Cette classe de graphe est assez large puisque tout graphe $G$ peut être plongé isométriquement dans un graphe de Helly et on peut parler d'"enveloppe de Helly" de $G$: c'est le plus petit graphe de Helly dans lequel on peut plonger $G$ isométriquement.
Dans cet exposé, je vous présenterai quelques résultats existants et d'autres qu'on a obtenu sur cette classe de graphes. En particulier, je parlerai d'une caractérisation de ces graphes de type "local-to-global": les graphes de Helly sont les graphes dont la famille des cliques satisfait la propriété de Helly et dont le complexe de cliques est simplement connexe.

**Title:** Drawing graphs with few slopes.

**Abstract:**
The slope-number of a graph $G$ is the minimum number of slopes needed
to draw $G$ in the plane such that all edges are straight-line segments. For natural
reasons one usually tries to bound the slope number by a function of the maximum
degree of $G$.
I will give a little survey about different results on slope number of graphs, planar graphs,
and outerplanar graphs (where such topological properties of the graph are also required
to be satisfied by the drawing). Finally, I will present a couple of new results on single-bend
drawings of general, planar, and outerplanar graphs, i.e., here edges in the drawing are allowed
to turn once.
Joint with Bartosz Walczak.

**Title:** Time and Homonyms Considerations over Community Protocols.

**Abstract:**
Guerraoui and Ruppert introduced the model of Community Protocols. This Distributed System works with agents having a finite memory and unique identifiers (the set of identifiers being ordered). Each agent can store a finite number of identifiers they heard about. The interactions are asynchronous and pairwise, following a fair scheduler.
The computation power of this model is fully characterized: it corresponds exactly to what non deterministic Turing Machines can compute on a space $O(n\log n)$.
In this talk, I will focus on two restrictions of the model:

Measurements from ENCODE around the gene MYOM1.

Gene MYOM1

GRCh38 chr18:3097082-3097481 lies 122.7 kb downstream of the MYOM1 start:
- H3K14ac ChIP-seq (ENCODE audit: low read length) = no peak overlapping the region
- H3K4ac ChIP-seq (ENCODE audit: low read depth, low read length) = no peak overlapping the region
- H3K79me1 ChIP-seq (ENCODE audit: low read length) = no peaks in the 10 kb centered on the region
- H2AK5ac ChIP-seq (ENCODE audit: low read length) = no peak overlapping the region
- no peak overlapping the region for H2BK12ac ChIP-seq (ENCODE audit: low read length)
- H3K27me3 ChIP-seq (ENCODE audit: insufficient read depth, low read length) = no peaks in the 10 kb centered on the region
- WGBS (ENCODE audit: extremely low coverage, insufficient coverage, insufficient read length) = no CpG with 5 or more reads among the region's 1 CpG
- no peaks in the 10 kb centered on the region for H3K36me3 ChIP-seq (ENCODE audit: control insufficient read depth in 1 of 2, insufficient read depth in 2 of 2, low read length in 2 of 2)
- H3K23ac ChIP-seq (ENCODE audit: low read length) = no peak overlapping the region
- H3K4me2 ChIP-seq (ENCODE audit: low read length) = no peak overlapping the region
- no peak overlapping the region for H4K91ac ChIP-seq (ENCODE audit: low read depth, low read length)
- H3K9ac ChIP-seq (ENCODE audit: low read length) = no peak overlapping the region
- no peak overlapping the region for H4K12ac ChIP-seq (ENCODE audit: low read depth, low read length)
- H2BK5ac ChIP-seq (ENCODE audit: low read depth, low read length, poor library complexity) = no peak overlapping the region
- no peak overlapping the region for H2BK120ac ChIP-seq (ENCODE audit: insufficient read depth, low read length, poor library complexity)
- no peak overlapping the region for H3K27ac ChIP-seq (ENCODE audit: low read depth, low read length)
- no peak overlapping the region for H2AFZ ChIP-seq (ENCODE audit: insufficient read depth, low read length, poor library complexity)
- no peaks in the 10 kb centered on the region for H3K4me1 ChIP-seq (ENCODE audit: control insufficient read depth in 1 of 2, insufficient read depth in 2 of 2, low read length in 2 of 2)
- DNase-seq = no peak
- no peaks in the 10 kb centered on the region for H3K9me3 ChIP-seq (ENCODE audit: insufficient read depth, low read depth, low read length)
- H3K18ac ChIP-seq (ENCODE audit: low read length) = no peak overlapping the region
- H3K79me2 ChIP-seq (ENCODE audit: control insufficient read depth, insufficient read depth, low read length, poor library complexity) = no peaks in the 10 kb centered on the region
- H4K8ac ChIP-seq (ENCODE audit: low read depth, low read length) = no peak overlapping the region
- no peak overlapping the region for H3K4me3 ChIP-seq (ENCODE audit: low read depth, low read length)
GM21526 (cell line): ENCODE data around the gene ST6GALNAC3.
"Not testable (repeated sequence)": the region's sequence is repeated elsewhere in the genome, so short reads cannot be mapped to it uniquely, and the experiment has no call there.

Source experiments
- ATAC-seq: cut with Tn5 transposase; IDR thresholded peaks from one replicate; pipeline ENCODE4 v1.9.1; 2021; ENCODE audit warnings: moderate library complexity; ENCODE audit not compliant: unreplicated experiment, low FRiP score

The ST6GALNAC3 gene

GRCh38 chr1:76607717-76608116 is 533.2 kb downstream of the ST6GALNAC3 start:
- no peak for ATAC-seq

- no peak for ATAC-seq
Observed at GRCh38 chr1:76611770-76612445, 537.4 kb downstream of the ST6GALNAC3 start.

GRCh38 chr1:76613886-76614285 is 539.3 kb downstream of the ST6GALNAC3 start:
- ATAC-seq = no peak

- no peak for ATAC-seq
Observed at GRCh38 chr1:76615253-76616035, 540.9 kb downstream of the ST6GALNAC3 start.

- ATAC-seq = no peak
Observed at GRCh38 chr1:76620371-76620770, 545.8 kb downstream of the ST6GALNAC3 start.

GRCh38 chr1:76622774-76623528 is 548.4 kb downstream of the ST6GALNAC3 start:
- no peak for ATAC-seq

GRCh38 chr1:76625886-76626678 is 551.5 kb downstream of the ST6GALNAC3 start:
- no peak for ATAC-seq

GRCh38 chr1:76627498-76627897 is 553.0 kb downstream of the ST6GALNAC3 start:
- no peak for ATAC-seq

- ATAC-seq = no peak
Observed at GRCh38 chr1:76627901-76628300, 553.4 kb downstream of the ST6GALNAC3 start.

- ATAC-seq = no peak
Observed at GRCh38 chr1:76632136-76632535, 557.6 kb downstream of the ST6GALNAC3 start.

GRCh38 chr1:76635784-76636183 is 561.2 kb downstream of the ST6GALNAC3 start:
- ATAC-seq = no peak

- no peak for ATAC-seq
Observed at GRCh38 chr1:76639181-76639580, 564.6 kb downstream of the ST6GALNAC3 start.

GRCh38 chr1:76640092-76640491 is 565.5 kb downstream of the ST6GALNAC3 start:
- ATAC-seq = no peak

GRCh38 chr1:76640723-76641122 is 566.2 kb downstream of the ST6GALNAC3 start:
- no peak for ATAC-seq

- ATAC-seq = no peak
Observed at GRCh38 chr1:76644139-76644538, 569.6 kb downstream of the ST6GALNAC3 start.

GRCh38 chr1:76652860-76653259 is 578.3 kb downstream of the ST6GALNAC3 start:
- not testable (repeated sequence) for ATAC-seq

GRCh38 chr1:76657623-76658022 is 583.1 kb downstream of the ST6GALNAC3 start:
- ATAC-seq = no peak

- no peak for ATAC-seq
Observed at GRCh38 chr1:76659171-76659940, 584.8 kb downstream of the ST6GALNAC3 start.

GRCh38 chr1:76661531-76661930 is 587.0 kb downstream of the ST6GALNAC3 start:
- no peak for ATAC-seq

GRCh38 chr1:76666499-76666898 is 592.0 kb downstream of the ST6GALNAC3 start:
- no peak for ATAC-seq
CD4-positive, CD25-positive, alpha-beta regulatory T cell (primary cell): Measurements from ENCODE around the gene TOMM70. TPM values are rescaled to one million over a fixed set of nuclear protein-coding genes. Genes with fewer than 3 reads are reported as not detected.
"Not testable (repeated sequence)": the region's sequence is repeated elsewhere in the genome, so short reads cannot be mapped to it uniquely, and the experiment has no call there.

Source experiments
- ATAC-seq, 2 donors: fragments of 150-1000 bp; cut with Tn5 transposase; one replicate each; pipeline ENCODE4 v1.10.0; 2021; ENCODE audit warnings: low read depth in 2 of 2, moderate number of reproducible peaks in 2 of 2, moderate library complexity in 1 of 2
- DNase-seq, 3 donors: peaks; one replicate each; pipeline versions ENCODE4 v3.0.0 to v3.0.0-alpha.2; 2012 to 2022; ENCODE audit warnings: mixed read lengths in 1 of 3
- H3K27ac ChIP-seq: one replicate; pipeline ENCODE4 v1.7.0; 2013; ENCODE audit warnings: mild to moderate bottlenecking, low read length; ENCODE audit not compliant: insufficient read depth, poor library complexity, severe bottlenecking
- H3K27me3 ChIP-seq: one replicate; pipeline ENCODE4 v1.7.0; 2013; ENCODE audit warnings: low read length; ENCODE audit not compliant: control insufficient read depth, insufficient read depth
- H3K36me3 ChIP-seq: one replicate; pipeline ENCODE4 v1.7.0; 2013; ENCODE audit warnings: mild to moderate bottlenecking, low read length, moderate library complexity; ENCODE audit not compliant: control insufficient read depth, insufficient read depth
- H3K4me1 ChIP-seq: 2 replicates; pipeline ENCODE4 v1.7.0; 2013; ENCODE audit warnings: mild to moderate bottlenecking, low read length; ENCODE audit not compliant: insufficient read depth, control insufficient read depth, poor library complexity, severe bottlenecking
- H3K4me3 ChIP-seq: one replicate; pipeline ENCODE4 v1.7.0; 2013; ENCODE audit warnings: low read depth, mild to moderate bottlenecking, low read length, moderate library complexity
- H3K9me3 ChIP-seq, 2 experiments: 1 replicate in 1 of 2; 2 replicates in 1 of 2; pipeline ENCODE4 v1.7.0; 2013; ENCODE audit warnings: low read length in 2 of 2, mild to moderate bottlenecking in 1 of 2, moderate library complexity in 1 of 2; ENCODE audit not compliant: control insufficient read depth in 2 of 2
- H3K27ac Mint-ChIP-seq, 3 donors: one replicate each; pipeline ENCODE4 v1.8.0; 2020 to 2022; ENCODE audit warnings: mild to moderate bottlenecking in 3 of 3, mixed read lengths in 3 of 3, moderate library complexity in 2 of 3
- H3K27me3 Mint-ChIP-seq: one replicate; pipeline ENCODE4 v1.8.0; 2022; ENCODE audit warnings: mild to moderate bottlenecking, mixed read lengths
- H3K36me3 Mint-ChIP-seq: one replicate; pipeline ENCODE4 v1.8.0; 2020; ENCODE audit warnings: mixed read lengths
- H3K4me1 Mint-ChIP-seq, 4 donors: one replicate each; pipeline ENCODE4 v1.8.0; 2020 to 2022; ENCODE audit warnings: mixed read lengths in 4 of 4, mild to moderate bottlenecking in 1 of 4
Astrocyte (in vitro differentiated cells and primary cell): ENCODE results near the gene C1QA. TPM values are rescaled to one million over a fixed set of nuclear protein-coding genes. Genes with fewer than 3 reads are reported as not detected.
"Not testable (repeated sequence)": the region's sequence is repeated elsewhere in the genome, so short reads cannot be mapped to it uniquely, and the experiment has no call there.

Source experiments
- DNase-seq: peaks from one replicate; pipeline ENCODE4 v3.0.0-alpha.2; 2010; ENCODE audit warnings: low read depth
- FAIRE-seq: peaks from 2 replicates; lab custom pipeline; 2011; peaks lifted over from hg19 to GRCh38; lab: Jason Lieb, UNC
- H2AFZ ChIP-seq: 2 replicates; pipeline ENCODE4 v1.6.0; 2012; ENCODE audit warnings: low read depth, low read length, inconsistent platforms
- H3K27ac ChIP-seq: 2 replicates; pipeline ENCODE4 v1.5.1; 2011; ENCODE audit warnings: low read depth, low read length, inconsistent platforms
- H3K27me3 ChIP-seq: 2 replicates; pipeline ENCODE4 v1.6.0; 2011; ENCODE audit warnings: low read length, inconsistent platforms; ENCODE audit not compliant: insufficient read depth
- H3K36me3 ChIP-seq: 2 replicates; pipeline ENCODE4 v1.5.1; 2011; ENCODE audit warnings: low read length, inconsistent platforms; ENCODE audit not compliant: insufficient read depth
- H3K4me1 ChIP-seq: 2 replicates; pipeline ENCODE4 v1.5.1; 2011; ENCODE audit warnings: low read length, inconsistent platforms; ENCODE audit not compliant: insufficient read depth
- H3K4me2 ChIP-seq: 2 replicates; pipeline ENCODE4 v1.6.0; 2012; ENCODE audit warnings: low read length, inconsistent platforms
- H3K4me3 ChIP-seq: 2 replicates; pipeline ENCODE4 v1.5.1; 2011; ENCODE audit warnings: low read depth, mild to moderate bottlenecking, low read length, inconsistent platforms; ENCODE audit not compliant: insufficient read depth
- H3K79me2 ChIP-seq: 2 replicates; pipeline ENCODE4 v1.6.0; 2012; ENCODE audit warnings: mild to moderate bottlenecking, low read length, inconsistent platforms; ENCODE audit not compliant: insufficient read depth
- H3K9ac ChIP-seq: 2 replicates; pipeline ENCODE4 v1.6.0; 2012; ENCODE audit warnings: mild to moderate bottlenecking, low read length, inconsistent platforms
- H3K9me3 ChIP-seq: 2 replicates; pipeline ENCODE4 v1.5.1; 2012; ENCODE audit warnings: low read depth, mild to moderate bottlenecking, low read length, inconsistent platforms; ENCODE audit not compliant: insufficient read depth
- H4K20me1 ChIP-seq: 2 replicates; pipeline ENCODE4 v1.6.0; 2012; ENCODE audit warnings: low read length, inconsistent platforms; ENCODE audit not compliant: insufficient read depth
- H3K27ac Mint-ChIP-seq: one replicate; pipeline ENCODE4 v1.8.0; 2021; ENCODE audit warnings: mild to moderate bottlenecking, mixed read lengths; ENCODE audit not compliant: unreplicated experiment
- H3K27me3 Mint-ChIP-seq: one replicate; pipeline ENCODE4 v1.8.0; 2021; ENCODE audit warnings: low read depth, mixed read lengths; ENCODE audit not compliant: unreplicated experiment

The first is what happens when agents may share identifiers, the population admitting homonyms. I will introduce a hierarchy, with characterizations depending on the rate of unique identifiers present in the population. The main result is that with log n identifiers, a Turing Machine with a polylogarithmic space can be simulated.
The second consider the following time restriction: what can be computed in a polylogarithmic number of parallel interactions. This version is not yet characterized, but I will provide some impossibility results, some computable protocols, and I will give the tighter bound we found.

**Title:** The Alternating Stock Size Problem and the Gasoline Puzzle.

**Abstract:**Given a set $S$ of integers whose sum is zero, consider the
problem of finding a permutation of these integers such that:
(i) all prefixes of the ordering are non-negative, and
(ii) the maximum value of a prefix sum is minimized.
Kellerer et al. referred to this problem as the ``Stock Size Problem" and
showed that it can be approximated to within $3/2$. They also
showed that an approximation ratio of $2$ can be achieved via several
simple algorithms.
We consider a related problem, which we call the ``Alternating Stock
Size Problem", where the number of positive and negative integers in
the input set $S$ are equal. The problem is the same as above, but we
are additionally required to alternate the positive and negative
numbers in the output ordering. This problem also has several simple
$2$-approximations. We show that it can be approximated to within $1.79$.
Then we show that this problem is closely related to an optimization
version of the Gasoline Puzzle due to Lovasz, in which we want to
minimize the size of the gas tank necessary to go around the track.
We give a $2$-approximation for this problem, based on rounding an LP
relaxation whose feasible solutions are convex combinations of
permutation matrices.
This is joint work with Heiko Roeglin (Universitaet Bonn) and Johanna
Seif (ENS Lyon).

**Title:** "The ideal of orthogonal representations of a graph"

**Abstract:** We study orthogonal representations of simple graphs $G$ in $\mathbb R^d$ from an algebraic perspective in case $d=2$. Orthogonal representations of graphs, introduced by Lov\'asz, are maps from the vertex set to $\mathbb R^d$ where non-adjacent vertices are sent to orthogonal vectors. We exhibit algebraic properties of the ideal generated by the equations expressing this condition and deduce geometric properties of the variety of orthogonal embeddings for $d=2$ and $\mathbb R$ replaced by an arbitrary field. In particular, we classify when the ideal is radical and provide a reduced primary decomposition if $\sqrt{−1} \notin K$. In particular, this applies to the motivating case $K=R$.

For any aditional information, contact me through my e-mail adress in my webpage http://perso.ens-lyon.fr/sebastian.barbieri/.